Epistemological agency: a necessary action-in-context perspective on new employee workplace learning
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This paper discusses research premised on the view that new employees' necessary learning actions may be said to constitute a sociocultural constructivist epistemology of necessity. It examines the work and learning activities of three new employees during their first months at a wholesale fruit and vegetable company. It proposes that what new employees must 'do', is engage in a range of working and learning activities, epistemic actions, that may be conceptualised as their exercising epistemological agency. That is, they are necessarily engaged in the practice of personally managing the diversity of factors that mediate their construction of knowledge. In doing so, they control the social suggestion of their workplace within their need to learn what is necessary for work. The paper further suggests these mediating factors constitute a workplace learning agenda that comprises the priorities of the new employees' actions at work. This agenda is identified across five interrelated action sets. These sets emerge from data analysis as major mediators of the new employees' learning. Additionally, it suggests that change in this agenda may indicate what learning is being undertaken and how the development of workplace intersubjectivities or shared understandings, may subsequently occur. These suggestions place new emphasis on the individual in determining their contribution to the social nature of learning. They begin to more fully account for the personal purpose and consequence of learning at work.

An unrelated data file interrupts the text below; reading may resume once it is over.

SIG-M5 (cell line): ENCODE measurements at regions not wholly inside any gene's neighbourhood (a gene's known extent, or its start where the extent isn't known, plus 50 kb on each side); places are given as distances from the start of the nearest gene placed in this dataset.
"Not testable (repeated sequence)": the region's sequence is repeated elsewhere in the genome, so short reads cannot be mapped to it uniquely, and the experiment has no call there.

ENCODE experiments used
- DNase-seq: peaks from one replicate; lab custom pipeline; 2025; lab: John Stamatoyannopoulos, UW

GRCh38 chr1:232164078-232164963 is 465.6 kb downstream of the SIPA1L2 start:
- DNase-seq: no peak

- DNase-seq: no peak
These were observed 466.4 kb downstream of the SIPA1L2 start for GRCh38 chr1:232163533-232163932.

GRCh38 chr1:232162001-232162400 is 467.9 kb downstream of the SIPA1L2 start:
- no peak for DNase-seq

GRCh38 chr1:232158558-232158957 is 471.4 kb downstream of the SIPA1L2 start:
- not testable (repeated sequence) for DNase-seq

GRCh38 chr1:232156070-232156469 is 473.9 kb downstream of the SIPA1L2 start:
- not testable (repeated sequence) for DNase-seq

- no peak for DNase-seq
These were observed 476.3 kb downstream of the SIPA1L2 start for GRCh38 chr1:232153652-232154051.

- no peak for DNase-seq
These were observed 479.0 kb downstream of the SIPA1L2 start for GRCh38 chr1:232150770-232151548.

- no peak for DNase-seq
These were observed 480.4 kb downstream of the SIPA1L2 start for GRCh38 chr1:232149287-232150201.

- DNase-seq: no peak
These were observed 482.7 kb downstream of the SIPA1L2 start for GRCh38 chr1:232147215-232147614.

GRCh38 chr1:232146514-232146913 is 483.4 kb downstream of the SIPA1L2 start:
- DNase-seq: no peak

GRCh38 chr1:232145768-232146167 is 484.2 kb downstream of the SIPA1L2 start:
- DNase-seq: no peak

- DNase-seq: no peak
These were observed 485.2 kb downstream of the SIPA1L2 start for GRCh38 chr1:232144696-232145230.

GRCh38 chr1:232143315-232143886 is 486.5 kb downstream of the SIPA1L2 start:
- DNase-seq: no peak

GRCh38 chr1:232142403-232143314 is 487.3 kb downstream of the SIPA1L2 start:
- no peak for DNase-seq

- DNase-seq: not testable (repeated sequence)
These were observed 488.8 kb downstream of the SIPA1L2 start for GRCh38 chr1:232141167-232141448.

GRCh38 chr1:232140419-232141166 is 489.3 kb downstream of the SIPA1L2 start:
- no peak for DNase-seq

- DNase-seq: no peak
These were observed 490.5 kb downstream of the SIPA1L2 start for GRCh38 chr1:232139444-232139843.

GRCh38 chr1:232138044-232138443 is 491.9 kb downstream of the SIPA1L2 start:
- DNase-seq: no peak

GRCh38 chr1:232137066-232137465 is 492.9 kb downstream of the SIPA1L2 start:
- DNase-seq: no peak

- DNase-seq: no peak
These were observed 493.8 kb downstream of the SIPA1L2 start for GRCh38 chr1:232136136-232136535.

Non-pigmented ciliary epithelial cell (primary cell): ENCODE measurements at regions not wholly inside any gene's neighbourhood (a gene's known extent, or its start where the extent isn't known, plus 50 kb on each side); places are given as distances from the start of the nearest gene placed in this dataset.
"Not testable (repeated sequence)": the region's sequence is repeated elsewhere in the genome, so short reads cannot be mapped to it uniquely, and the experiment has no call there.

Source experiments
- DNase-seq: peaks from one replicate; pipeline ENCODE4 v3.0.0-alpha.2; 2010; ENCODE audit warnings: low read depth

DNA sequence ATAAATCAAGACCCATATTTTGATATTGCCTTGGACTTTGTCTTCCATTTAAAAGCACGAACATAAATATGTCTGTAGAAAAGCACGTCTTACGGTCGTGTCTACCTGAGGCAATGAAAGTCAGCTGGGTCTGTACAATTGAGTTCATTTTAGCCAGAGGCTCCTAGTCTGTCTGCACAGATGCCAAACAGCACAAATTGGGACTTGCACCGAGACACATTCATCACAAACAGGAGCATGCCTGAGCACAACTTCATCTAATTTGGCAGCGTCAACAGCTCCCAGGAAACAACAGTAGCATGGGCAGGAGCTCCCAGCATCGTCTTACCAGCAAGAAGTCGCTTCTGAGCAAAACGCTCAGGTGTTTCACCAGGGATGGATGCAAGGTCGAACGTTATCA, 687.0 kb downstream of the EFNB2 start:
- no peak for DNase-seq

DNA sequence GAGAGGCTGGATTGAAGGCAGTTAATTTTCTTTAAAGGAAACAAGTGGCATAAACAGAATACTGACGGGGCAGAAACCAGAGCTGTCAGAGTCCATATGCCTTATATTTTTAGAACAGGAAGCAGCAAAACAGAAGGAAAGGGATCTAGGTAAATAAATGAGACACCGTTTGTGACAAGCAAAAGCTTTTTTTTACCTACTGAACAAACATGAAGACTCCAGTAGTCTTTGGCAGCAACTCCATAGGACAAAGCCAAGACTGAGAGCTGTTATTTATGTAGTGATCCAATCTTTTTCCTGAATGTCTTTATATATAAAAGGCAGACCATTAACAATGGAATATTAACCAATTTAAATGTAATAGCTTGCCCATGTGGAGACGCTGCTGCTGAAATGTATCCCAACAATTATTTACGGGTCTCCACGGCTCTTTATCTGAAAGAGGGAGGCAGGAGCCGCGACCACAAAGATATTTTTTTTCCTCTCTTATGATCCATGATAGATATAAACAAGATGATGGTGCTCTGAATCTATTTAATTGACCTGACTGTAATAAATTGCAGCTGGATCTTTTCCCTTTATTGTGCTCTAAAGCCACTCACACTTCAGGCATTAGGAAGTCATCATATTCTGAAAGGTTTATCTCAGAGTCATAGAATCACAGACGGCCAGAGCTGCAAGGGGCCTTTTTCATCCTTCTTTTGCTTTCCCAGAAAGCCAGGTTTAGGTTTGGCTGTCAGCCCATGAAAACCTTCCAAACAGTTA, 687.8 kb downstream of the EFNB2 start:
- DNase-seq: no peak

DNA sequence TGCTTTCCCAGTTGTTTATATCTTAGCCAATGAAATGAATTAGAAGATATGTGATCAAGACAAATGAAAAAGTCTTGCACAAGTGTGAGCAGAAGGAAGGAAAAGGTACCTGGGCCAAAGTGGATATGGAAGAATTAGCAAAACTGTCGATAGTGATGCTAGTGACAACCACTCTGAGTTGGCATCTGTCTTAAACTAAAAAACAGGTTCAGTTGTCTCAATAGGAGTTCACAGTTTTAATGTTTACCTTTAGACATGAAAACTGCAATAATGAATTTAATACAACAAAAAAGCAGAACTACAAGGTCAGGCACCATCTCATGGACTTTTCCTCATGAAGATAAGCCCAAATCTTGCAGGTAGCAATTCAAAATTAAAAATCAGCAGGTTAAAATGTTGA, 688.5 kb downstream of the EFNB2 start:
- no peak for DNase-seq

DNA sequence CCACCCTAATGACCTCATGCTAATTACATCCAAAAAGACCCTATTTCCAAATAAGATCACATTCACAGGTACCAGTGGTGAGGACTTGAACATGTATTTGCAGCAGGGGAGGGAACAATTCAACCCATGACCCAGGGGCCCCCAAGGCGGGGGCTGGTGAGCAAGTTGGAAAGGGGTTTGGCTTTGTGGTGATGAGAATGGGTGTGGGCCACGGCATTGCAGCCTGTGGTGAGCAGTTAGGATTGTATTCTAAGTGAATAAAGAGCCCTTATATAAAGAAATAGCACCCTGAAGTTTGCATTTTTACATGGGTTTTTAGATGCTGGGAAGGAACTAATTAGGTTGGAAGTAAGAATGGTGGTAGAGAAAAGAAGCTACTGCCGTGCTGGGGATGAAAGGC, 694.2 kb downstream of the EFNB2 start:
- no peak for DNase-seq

Studies in Continuing Education
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